This week, the most prominent local mammal wearing a radio tracking collar isn't P-22, Southern California's most famous mountain lion, it's Beth Pratt-Bergstrom.
The California director of the National Wildlife Federation is participating in a three-and-a-half day, 50-mile hike that follows the cougar's journey from the Santa Monica Mountains to Griffith Park.
The trek ends on Sunday, Oct. 22, also known as P-22 Day, an official Los Angeles holiday as of 2016.
To celebrate L.A.'s most famous cougar (sorry, Lisa Vanderpump), the city is hosting a free festival in Griffith Park on Sunday from 11 a.m. to 4 p.m. It's part of Urban Wildlife Week, which aims to make humans more aware of the animals in our urban ecosystem.
"These species need good quality habitat," David Mizejewski, naturalist at the National Wildlife Fund, tells KPCC. "Unfortunately, when we develop land we tend to eliminate that habitat, making it really hard for some of these species to continue to exist."
Freeways are especially problematic, as they can separate animals from their natural environs. P-22 is a perfect example. He lives in Griffith Park, essentially cut off from habitat, mates and food by the 101 and 405 freeways.
Crossing these thoroughfares is dangerous. His compatriot, P-32, was killed in 2015 trying to do that. A dozen big cats have been killed on roadways since scientists began tracking these stats in 2002, according to National Geographic.
The humans following in P-22's footsteps will cross both the 405 and the 101 — but they'll do it on bridges, unlike P-22. Pratt-Bergstrom's radio collar, the same model as the one the big cat wears, lets armchair conservationists follow the journey. (After the hike, she'll donate the collar so it can be placed on a cougar.)
"It is magical, doing this hike and seeing it through this cat's eyes. I am more admiring that he made it to Griffith Park. I don't know what spurred him on except a sense of adventure and obviously he needed to find a home. But wow, it's pretty cool doing it through his eyes," Pratt-Bergstrom tells KPCC.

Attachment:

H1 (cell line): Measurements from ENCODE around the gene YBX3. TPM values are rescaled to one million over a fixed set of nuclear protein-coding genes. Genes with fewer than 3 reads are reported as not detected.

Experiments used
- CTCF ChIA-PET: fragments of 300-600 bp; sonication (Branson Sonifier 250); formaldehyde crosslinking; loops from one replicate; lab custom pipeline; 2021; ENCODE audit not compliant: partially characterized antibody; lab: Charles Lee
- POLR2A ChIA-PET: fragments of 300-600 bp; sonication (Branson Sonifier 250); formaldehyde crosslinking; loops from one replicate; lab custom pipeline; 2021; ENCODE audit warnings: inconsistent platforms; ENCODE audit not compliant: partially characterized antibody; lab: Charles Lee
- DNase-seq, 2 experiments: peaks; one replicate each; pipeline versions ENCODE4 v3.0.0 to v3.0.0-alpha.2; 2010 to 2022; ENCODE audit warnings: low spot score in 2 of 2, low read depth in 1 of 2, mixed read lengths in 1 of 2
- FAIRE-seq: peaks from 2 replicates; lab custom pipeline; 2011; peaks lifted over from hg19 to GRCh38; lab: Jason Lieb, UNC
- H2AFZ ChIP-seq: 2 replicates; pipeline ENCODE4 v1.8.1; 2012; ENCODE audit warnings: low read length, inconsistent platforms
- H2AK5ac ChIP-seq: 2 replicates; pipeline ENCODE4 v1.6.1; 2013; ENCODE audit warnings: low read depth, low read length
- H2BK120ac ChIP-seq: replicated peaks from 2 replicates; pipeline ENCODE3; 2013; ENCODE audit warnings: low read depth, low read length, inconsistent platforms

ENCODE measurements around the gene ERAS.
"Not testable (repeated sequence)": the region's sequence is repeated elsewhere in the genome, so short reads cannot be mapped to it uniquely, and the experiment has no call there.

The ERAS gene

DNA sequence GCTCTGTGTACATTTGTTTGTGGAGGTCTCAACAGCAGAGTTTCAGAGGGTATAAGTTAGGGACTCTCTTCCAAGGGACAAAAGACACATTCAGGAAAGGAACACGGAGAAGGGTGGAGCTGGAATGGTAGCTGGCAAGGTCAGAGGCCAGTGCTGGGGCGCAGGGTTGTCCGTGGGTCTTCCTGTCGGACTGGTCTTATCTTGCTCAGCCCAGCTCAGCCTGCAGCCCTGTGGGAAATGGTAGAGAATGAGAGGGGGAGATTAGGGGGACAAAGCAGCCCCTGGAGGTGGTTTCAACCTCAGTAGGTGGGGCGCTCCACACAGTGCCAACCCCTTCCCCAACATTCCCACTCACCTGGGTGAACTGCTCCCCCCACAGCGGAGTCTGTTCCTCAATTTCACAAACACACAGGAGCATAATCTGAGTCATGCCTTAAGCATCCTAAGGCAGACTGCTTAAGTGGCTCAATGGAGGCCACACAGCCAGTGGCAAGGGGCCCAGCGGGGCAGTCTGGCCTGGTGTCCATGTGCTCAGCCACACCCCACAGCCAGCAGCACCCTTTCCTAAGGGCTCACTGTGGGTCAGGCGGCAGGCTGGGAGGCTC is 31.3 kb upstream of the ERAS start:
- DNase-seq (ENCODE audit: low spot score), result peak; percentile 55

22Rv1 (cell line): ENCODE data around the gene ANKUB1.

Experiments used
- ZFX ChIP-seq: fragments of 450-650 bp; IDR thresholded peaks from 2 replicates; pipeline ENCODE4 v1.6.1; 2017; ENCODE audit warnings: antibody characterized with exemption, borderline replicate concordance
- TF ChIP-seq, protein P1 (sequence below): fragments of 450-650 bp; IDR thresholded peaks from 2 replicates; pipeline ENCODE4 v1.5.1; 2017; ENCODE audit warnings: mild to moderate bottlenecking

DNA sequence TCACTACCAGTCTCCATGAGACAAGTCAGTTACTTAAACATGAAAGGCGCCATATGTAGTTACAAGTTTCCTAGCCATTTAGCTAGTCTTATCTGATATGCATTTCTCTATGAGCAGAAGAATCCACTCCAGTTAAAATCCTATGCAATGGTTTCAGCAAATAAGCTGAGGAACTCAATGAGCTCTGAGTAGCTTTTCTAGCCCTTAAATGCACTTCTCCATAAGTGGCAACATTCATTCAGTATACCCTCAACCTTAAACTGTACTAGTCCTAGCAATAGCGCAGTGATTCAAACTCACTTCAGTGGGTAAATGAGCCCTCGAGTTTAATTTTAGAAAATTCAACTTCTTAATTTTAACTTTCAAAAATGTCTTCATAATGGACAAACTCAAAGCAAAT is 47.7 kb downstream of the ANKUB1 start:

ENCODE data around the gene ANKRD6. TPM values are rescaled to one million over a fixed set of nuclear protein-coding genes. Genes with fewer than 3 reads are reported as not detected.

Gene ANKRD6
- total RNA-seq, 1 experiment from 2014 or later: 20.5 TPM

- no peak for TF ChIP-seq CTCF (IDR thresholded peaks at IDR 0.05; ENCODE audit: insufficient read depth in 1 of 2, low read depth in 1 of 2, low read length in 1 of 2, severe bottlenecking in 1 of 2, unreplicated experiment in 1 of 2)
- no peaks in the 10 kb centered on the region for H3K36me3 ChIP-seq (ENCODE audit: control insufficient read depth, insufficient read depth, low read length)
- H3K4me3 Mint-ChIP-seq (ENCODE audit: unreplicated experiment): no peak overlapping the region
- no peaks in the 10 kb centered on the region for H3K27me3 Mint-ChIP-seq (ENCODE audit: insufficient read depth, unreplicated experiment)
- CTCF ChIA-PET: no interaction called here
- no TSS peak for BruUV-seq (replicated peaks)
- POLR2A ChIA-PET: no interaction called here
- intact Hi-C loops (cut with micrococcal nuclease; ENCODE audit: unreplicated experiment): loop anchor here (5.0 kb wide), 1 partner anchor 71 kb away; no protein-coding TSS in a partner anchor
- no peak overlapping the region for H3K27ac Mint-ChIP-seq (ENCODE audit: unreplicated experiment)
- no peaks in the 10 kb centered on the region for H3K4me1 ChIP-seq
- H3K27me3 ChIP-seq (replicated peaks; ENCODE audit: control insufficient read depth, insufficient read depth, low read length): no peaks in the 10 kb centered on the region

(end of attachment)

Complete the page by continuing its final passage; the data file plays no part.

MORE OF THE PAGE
The National Wildlife Federation hopes the walk will raise awareness about the problems animals face in a sprawling metropolis — and boost one of their pet projects.
The organization wants the county to build North America's largest wildlife corridor, above the 101 Freeway in Agoura Hills. The overpass would allow cougars — and smaller mammals, amphibians, reptiles and other creatures — to cross from one side of the road to the other. Such a project is estimated to cost between $30 million and $60 million.
Sadly, it won't help P-22. He has already made his way across the highway, but for the rest of the mountain lion population in the Santa Monica Mountains, Mizejewski thinks it would be a critical resource.
Earlier this week, the Annenberg Foundation announced this week that it's offering to match all donations for the wildlife overpass up to $1 million.
"L.A. is home to one of the most diverse ecosystems in the world," said Annenberg Foundation executive director Cinny Kenard. "And so this was very attractive to the foundation to look at the way this particular issue impacts that."